Victims’ Rights and Retribution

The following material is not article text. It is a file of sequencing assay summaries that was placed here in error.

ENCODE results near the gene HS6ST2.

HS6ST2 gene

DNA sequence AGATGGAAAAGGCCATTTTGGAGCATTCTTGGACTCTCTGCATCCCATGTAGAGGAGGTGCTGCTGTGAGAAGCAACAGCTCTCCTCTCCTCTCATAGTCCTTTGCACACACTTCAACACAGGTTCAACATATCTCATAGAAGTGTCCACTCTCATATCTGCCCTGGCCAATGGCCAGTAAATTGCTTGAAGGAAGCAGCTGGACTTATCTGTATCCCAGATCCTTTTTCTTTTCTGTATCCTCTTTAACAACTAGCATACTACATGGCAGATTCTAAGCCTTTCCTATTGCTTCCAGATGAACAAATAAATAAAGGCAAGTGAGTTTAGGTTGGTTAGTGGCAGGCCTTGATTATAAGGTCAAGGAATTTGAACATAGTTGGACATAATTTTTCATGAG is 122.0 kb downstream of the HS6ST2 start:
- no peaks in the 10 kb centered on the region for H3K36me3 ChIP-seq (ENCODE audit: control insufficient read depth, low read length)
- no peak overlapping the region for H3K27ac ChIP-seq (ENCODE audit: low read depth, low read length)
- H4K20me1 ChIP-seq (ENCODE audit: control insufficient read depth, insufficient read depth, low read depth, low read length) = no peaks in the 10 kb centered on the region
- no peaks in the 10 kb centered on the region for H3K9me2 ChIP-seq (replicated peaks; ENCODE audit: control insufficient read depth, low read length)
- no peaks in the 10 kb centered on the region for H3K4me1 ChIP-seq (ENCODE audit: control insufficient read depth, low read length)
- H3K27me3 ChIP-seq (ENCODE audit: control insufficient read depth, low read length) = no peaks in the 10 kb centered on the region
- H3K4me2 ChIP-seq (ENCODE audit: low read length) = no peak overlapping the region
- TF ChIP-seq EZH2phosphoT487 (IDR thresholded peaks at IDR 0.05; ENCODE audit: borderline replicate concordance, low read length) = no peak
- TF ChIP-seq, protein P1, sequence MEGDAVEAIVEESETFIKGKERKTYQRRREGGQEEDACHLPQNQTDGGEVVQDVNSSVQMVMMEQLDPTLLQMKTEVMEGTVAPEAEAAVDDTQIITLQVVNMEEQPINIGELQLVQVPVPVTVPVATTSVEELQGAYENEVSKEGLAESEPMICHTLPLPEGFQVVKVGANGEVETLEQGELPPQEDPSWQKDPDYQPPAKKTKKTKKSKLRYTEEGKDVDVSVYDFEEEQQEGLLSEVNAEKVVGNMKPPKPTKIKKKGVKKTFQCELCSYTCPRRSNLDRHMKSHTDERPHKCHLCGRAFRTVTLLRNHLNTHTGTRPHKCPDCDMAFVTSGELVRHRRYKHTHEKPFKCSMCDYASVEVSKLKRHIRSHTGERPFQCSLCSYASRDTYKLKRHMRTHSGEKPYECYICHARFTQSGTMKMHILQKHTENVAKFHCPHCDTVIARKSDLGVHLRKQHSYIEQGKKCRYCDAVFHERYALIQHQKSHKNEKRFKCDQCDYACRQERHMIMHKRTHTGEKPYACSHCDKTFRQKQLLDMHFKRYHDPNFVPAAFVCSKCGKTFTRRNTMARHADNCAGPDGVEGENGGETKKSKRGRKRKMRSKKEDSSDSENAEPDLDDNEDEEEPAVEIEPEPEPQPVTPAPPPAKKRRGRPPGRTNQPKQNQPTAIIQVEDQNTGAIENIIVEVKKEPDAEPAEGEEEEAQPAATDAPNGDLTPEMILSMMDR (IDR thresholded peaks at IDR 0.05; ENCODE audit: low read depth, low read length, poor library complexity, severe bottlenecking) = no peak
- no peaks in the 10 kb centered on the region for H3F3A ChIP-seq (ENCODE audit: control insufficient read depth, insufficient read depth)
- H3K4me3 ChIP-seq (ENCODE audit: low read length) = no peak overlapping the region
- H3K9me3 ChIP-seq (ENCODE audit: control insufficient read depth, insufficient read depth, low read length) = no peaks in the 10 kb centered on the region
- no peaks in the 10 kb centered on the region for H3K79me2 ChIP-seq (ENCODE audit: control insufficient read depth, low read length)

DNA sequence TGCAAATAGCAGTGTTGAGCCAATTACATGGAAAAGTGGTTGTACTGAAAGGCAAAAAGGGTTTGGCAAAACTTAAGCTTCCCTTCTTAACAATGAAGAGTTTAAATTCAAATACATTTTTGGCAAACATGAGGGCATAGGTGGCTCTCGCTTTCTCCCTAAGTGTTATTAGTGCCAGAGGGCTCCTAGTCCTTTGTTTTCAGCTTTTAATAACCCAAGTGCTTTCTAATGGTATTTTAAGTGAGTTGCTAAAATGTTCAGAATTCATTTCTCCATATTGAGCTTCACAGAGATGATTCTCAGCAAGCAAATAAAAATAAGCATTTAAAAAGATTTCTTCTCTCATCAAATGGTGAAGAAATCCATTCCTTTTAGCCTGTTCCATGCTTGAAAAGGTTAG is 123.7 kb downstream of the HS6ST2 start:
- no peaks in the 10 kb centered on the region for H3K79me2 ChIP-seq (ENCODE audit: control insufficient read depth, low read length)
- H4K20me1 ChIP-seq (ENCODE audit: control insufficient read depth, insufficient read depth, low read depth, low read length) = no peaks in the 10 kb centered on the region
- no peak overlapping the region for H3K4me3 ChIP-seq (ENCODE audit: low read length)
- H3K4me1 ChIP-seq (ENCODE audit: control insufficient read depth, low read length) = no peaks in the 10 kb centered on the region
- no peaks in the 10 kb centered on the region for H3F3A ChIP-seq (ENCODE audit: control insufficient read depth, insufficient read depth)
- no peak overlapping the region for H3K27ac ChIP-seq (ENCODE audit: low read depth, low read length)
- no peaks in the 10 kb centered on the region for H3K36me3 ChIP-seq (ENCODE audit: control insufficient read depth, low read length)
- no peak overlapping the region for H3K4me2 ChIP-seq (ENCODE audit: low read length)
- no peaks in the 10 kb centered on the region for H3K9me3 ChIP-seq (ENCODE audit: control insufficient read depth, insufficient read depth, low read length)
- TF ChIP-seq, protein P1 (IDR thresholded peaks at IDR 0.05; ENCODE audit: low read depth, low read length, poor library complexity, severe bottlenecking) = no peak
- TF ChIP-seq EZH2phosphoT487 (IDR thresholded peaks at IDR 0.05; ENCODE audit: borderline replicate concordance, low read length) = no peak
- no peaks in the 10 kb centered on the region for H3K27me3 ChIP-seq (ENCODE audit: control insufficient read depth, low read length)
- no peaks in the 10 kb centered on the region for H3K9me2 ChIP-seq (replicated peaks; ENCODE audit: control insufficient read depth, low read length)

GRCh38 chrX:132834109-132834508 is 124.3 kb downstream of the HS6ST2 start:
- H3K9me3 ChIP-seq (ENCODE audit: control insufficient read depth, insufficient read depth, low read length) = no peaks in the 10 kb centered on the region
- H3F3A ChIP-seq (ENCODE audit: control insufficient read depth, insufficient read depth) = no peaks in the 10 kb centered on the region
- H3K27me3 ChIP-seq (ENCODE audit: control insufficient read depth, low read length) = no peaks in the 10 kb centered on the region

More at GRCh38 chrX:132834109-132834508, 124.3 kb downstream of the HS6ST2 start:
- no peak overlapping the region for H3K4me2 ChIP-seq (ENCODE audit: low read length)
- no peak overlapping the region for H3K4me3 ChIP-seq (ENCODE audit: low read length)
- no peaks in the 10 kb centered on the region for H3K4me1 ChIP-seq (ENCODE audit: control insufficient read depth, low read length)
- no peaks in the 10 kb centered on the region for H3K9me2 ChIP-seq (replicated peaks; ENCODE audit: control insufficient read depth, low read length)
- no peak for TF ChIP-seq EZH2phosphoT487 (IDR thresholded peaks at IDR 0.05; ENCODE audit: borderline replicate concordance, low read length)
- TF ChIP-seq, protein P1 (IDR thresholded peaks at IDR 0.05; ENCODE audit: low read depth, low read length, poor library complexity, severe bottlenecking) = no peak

This chapter discusses the foundational aspects of Iran's victim-centered justice system. Iran's criminal justice system allows a privileging of victims' rights over those of the state, even as the state's delegation of the right of life and death both legitimizes the system and makes the plaintiffs complicit in that system. It is, above all, a victim-centered system. The revised penal codes demand that judicial officials seek to reconcile and mediate between the parties, while also allowing them time to determine the conditions of their forbearance. One of the residual effects of customary practices on the codified system is the greater entrenchment of gender roles and the explicit concern with honor. Another trace of the orfi system, however, is that parties are not limited to seeking damages prescribed in the laws. The mechanisms for forging resolution are similarly unconstrained. In the context of resolving the dispute, there is a permeability of the border between judicial and extrajudicial remedies. The laws provide for, even prescribe, extrajudicial processes to unfold in the name of restorative justice, and directly charge judicial officials to seek as much through mediation and reconciliation.
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